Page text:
NY futures ended a roller-coaster week slightly higher, with July gaining 57 points to close at 93.72 cents.
After July’s blow-off move to a contract high of 96.40 cents last week, the market was ripe for a correction that saw the spot month drop 705 points to a low of 89.35 cents, before the bulls took over the reins again yesterday. While there was a lot of churning of positions as the market came off, there was hardly any net liquidation, which means that speculators were obviously not fazed by the pullback.
In fact, yesterday’s open interest of 321,683 contracts, or 31.17 million bales, was 0.89 million bales higher than on May 30, when the contract highs were made. It is also just shy of the record open interest that was set on Monday, when 322,253, or 32.23 million bales were open.
While July is in liquidation mode and had only 8.94 million bales open before today’s session, December open interest continued to climb day after day and has already reached 17.77 million bales. By comparison, last season there were 13.64 million bales open on this date, while two years ago it was 11.31 million bales.
The story is even more compelling when we look at the total open interest for December and beyond. As of this morning there were 23.23 million bales open from December onwards, which is 6.78 million bales more than last year and 9.61 million bales more than two seasons ago.
In other words, speculators have remained committed to the long side and used the recent break to add even more longs. The latest CFTC report showed that as of May 29 specs had a 12.24 million bales net long, but open interest has gone up since then, which means that by now the spec net long is probably in record territory at around 13.0 million bales.
Of interest is also that there were 181 large spec accounts on the long side, up from 90 accounts back in November. In other words, the amount of large spec traders has doubled since this bull market began and is drawing more and more spec players into the market. This is the 3rd highest spec involvement after January and March 2008.
Meanwhile the trade continued to expand its net short position to 19.98 million bales, with the outright short amounting to 28.15 million bales. As explained last week, the trade needs to keep an eye on margin calls, since a 200-point move translates into 281.5 million dollars. A lot of these shorts are unsecured, since they are against unfixed on-call sales and/or new crop purchases, for which bales don’t even exist yet. This may make it more difficult to secure additional funding for margin calls.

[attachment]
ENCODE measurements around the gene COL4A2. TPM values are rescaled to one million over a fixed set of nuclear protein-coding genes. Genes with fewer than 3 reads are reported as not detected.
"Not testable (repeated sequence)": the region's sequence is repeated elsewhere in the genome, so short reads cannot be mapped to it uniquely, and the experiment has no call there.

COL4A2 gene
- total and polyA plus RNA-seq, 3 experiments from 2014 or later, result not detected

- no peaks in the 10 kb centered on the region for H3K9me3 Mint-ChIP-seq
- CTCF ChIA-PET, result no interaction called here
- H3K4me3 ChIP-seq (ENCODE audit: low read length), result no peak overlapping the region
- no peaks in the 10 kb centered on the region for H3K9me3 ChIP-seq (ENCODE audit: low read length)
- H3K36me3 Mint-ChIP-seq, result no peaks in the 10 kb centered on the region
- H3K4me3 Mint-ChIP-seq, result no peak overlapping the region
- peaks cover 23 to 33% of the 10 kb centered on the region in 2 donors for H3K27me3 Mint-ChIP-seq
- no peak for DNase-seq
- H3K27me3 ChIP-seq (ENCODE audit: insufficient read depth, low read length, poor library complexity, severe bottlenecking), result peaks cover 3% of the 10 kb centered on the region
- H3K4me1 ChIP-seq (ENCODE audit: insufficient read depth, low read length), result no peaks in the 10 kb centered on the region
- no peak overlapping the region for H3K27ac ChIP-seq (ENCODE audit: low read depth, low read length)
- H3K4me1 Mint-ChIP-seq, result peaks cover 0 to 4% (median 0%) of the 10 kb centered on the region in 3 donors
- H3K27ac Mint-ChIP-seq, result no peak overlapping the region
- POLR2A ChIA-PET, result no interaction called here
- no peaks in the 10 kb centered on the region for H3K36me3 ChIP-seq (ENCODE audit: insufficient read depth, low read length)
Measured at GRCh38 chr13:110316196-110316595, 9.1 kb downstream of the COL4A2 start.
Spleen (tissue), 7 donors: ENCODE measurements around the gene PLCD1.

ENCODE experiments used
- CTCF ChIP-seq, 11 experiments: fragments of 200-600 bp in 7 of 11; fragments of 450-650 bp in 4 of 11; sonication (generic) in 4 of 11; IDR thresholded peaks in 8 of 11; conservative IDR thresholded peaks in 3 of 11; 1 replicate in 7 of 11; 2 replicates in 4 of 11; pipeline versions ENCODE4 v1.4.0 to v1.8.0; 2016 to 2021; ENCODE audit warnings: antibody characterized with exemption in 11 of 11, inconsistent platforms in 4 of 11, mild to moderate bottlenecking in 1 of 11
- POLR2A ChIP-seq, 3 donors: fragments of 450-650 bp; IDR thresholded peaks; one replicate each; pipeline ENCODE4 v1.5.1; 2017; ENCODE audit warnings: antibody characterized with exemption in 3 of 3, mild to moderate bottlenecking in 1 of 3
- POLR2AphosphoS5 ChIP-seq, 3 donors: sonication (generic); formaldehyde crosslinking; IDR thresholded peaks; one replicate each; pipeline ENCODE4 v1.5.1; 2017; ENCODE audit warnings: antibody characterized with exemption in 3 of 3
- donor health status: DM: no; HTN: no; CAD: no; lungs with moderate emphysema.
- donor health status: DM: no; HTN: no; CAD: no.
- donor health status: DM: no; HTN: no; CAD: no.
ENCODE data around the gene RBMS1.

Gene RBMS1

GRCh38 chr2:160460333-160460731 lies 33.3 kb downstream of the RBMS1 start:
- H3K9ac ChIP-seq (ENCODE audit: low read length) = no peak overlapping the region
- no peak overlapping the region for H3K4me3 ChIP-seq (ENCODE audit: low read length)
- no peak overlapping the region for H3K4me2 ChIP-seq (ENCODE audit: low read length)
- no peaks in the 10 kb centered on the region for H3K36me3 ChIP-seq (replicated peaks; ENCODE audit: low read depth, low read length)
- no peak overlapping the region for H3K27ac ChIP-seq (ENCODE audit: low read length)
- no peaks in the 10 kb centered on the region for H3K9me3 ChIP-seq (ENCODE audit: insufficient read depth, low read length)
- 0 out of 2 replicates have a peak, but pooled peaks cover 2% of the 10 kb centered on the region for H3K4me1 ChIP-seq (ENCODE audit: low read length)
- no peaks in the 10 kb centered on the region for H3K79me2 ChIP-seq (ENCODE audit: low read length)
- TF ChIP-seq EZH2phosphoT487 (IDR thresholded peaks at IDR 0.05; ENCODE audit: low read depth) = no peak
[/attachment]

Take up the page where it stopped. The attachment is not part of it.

Index funds were 7.75 million bales net long and today marked the first day of the 5-day Goldman Sachs roll period. This means that index funds are selling their July longs and are buying December longs instead. While we can easily see trade shorts absorbing the Julys that index funds have to sell, we wonder who is going to provide the sell-side liquidity in December?
The trade is already quite short in new crop futures and we cannot envision them adding another 7-8 million bales in just a few sessions, while speculators go with the trend and have no incentive to part with their profitable longs at the moment. This may help to explain the upward pressure we have seen in the market today.
Despite last week’s higher prices US export sales continued to grow, as net new sales of Upland and Pima cotton for all marketing years increased by 281,500 running bales. Sales amounted to 20,000 bales for the current season, 121,300 bales for next season and 140,200 bales for the 2019/20 marketing year.
Participation was a little less widespread with only 15 markets buying, but there were no less than 29 destinations receiving shipments of 584,800 running bales, which is a marketing year high. For the current season we now have total commitments of 17.3 million statistical bales, of which 12.8 million bales have so far been exported. Shipments will have to average only a little over 300k bales in order to reach the current USDA target of 15.5 million statistical bales.
For the coming season there are currently 4.8 million statistical bales on the books, and in addition to that there are already over 0.9 million bales committed for the 2019/20-season. This is rather unusual, as we rarely see more than 0.1-0.2 million bales for the ‘third’ marketing year at this point in time.
So where do we go from here? The speculative net long position continues to grow and is probably at a new record at this point. The trade net short, as well as the outright short position, are also approaching record levels, second only to the spring of 2008, just before the market went parabolic.
If spec longs continue to hold their ground and the market pushes higher, then there will come a point at which some of these trade shorts will no longer be able to stay in their positions and are forced to cover. We don’t know where exactly this trigger point is, but it might only be a few cents above the market. In other words, this is now as much about money as it is about cotton!
Since it will be a long five months until the December delivery period, the trade doesn’t really have any trump cards against the specs over the coming months, other than hoping for some bearish news to scare them out of their longs. Unfortunately the trade has painted itself into a corner by amassing over 16 million bales in unfixed on-call sales, of which there were still 3.47 million on July as of last Friday. This is a dangerous time to be short!
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